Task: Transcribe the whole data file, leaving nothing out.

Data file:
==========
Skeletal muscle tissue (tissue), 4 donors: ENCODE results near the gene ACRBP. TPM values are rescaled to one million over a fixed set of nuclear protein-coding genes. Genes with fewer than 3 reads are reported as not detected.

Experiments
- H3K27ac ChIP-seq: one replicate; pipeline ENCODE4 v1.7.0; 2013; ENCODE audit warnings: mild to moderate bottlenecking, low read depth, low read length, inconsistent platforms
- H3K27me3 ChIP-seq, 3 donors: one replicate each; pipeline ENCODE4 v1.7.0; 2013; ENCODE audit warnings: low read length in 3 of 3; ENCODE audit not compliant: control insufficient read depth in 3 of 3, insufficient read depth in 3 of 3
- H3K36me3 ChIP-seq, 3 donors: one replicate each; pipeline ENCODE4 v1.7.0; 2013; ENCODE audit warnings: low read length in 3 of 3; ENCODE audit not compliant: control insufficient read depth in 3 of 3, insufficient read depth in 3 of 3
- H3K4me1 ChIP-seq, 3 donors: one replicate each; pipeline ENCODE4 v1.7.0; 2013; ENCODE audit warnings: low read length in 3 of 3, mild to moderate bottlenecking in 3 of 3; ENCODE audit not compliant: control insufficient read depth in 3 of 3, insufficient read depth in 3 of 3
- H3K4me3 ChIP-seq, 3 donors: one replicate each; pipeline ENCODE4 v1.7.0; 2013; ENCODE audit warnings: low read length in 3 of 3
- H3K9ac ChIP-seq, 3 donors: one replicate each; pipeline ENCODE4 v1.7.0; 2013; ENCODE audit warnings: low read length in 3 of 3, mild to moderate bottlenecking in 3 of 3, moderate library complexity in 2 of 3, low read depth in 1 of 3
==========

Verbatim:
Skeletal muscle tissue (tissue), 4 donors: ENCODE results near the gene ACRBP. TPM values are rescaled to one million over a fixed set of nuclear protein-coding genes. Genes with fewer than 3 reads are reported as not detected.

Experiments
- H3K27ac ChIP-seq: one replicate; pipeline ENCODE4 v1.7.0; 2013; ENCODE audit warnings: mild to moderate bottlenecking, low read depth, low read length, inconsistent platforms
- H3K27me3 ChIP-seq, 3 donors: one replicate each; pipeline ENCODE4 v1.7.0; 2013; ENCODE audit warnings: low read length in 3 of 3; ENCODE audit not compliant: control insufficient read depth in 3 of 3, insufficient read depth in 3 of 3
- H3K36me3 ChIP-seq, 3 donors: one replicate each; pipeline ENCODE4 v1.7.0; 2013; ENCODE audit warnings: low read length in 3 of 3; ENCODE audit not compliant: control insufficient read depth in 3 of 3, insufficient read depth in 3 of 3
- H3K4me1 ChIP-seq, 3 donors: one replicate each; pipeline ENCODE4 v1.7.0; 2013; ENCODE audit warnings: low read length in 3 of 3, mild to moderate bottlenecking in 3 of 3; ENCODE audit not compliant: control insufficient read depth in 3 of 3, insufficient read depth in 3 of 3
- H3K4me3 ChIP-seq, 3 donors: one replicate each; pipeline ENCODE4 v1.7.0; 2013; ENCODE audit warnings: low read length in 3 of 3
- H3K9ac ChIP-seq, 3 donors: one replicate each; pipeline ENCODE4 v1.7.0; 2013; ENCODE audit warnings: low read length in 3 of 3, mild to moderate bottlenecking in 3 of 3, moderate library complexity in 2 of 3, low read depth in 1 of 3